She worries that the policies of nation states hold back the individualized development and diversification of cities, leading to stagnation and deterioration. She seeks examples of how cities can counter this generalized tendency to decay under the monoculture of a national economy. She finds hope in the cultivation of differentiated form and style. That is to say, she finds it in esthetics.

In the final chapter of Cities and the Wealth of Nations, titled “Drift,” she references a Japanese anthropologist, Tadao Umesao, who “observes that historically the Japanese have always done better when they drifted in an empirical, practical fashion than when they attempted to operate by ‘resolute purpose’ and ‘determined will.'”

Umesao coins the phrase “an esthetics of drift” to describe this characteristic. Jane Jacobs adapts this concept to describe what is required of cities to remain open to the place-based innovation that will foster creative and appropriate new small businesses.

“In its very nature, successful economic development has to be open-ended rather than goal-oriented, and has to make itself up expediently and empirically as it goes along.”

“‘Industrial strategies’ to meet ‘targets’ using ‘resolute purpose,’ ‘long-range planning’ and ‘determined will’ express a military kind of thinking. Behind that thinking lies a conscious or unconscious assumption that economic life can be conquered, mobilized, bullied, as indeed it can be when it is directed toward warfare, but not when it directs itself to development and expansion.”

“All big things grow from little things, but new little things are destroyed by their environments unless they are cherished for reasons more like esthetic appreciation than practical utility.”

Wendell Berry made much the same argument in his historic 2012 Jefferson Memorial Lecture, but he would use the word “affection.” It is lack of affection for community, for place, for people, for land that has wrought such an ugly economy and degraded the countryside and the lives of country people.

Judy Wicks would call it “Love.” (See video below.) Her love for her Philadelphia neighborhood, for her customers and staff, for goats and pigs and chickens, led her to grow the particular business that was the White Dog Cafe, and to shape its particular relations with the farmers who raised the greens and pork served at the restaurant. There will be no chain of White Dog Cafes. There cannot be. It grew from a specific aesthetic, a cultivated affection, and the boundless love of a single woman. But it inspired replication – suggested a form and style – and led to a bubbling up of other “new little” enterprises in the city – a step towards turning Philadelphia into the vibrant, diverse, job generating, import-replacing city Jane Jacobs would wish.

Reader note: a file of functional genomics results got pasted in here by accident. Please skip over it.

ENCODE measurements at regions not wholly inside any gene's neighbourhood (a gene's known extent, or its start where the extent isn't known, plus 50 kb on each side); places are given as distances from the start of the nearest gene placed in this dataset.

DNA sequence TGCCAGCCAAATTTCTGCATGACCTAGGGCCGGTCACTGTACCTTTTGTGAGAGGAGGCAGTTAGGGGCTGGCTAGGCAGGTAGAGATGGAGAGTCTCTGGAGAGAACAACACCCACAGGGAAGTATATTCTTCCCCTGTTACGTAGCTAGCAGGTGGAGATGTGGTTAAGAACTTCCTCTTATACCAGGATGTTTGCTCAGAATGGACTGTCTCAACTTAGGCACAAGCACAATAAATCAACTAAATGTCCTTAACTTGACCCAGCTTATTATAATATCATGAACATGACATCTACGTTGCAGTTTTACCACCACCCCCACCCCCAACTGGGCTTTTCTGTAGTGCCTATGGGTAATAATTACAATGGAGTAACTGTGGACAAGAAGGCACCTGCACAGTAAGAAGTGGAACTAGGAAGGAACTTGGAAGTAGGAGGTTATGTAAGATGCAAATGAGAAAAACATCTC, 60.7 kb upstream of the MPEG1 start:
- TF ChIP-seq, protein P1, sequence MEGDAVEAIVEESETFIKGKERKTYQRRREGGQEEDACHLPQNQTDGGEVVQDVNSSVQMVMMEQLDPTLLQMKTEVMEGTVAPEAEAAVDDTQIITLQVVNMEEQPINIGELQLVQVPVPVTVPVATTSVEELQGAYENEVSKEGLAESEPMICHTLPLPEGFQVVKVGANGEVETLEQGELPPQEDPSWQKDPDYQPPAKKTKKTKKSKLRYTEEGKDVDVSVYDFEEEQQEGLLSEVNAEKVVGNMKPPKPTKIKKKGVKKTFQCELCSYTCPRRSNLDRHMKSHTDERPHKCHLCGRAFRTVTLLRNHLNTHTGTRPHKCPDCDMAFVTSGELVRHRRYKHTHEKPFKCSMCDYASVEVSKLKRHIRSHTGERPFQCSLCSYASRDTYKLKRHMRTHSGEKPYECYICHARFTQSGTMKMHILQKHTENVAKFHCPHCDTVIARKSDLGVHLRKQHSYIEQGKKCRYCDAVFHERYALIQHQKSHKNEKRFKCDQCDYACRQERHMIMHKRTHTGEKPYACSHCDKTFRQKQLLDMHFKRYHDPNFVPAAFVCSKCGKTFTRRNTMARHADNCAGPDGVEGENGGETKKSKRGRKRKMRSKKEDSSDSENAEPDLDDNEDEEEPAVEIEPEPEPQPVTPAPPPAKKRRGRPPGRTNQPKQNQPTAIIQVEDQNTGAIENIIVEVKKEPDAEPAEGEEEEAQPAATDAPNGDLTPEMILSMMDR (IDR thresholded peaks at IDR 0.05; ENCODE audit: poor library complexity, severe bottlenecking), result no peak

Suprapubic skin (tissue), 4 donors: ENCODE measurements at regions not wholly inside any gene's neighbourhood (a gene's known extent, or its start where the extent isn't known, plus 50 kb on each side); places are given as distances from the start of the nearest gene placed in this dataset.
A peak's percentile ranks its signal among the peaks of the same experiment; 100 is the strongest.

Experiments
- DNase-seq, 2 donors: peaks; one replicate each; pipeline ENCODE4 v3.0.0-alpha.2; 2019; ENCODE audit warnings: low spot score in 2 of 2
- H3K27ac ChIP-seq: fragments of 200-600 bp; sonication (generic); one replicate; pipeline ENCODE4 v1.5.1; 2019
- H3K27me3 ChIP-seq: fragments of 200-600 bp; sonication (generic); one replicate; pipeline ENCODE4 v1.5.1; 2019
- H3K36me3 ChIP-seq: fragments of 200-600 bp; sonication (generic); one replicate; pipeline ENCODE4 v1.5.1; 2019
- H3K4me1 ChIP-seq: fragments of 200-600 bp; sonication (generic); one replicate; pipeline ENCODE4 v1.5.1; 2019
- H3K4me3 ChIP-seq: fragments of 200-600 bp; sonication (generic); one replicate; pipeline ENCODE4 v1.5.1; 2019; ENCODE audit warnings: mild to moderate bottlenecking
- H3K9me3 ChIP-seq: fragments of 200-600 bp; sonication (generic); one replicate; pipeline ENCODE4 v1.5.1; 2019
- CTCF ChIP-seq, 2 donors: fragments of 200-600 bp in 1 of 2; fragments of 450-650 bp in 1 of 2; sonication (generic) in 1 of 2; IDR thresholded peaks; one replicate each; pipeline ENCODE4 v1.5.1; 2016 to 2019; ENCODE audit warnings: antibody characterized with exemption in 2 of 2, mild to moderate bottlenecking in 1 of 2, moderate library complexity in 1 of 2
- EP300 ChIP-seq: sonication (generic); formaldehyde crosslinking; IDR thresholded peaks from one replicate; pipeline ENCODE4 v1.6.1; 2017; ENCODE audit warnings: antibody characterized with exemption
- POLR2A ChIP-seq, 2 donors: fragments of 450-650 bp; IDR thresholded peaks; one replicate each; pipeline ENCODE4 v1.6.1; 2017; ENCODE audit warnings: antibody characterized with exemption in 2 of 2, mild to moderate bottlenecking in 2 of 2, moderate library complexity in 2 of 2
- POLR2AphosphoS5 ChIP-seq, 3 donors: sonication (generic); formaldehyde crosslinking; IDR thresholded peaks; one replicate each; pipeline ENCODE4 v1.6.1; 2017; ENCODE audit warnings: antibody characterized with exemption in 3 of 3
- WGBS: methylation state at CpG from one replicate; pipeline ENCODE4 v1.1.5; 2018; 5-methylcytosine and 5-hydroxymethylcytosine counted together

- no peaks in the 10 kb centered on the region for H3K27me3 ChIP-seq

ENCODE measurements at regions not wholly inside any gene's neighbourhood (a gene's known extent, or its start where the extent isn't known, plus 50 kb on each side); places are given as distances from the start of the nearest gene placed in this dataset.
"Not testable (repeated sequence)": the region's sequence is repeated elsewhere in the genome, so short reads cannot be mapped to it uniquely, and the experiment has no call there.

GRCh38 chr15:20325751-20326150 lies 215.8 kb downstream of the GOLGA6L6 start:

This Valentine’s Day, the staff of the Schumacher Center sends its love to all those entrepreneurs and their citizen partners who have cultivated an “esthetics of drift” in their business approach, cherishing their place-inspired creations, and encouraging multiple episodes of lively imitation.

United for a Fair Economy’s State of the Dream 2015: Underbanked and Overcharged

Dr. King at the March on Washington

United for a Fair Economy (UFE) just released their annual State of the Dream report. Included in that report is an historic overview of the policies and practices that have helped to create our existing economic inequality. The following Tweets highlight some key pieces of the UFE report.

People of color and women still suffer disproportionately from the effects of these policies that were enacted decades ago, when overt discrimination was the accepted norm.

Click here to learn more and see all of the Tweets collected at Storify.

To learn more about United for a Fair Economy go to: http://www.faireconomy.org/

Pitfalls of Buy Black/Black Capitalism

Buy Black (via Twin Cities Daily Planet)

During recent Kwanzaa celebrations there was a call for collective economics. “Ujamaa (Cooperative Economics): To build and maintain our own stores, shops, and other businesses and to profit from them together.” This was explained by many as a call to “Buy Black” with others accepting that it was a call for supporting “Black Capitalism.” I want to offer a critique of this understanding from the standpoint of what would be progressive and beneficial in a transformative way to the black community.

Continue reading Pitfalls of Buy Black/Black Capitalism

After Years Without a Grocery Store, Greensboro Neighbors Are Building One Themselves — And They’ll Own It

goldie-wells-highlight

This article is presented as part of New Economy Week, five days of conversation around building an economy that works for everyone. Today’s theme is “The New Economy Is Close to Home.”

In Northeast Greensboro residents just want a grocery store.

In the late 1990’s the local Winn Dixie that had served the neighborhoods around Philips Avenue for many years closed down. Winn Dixie and other large grocery chains divided up market territory resulting in the closing of some stores despite their profitability. The loss of this Winn Dixie turned Northeast Greensboro into a food desert.

Continue reading After Years Without a Grocery Store, Greensboro Neighbors Are Building One Themselves — And They’ll Own It

Building a cathedral of a new economy

Ed Whitfield speaks at the Jackson Rising Conference about low-income earners working together, job creation, shared funding, and the resources necessary to sustain the co-operative labor movement. His opening remarks touch on the idea that economic strategies must stay rooted within the community. Therefore, surplus can be shared amongst the people who need it most. Whitfield uses the cathedral metaphor for this idea, believing that building a democratic local economy is much like building a great cathedral – stone by stone.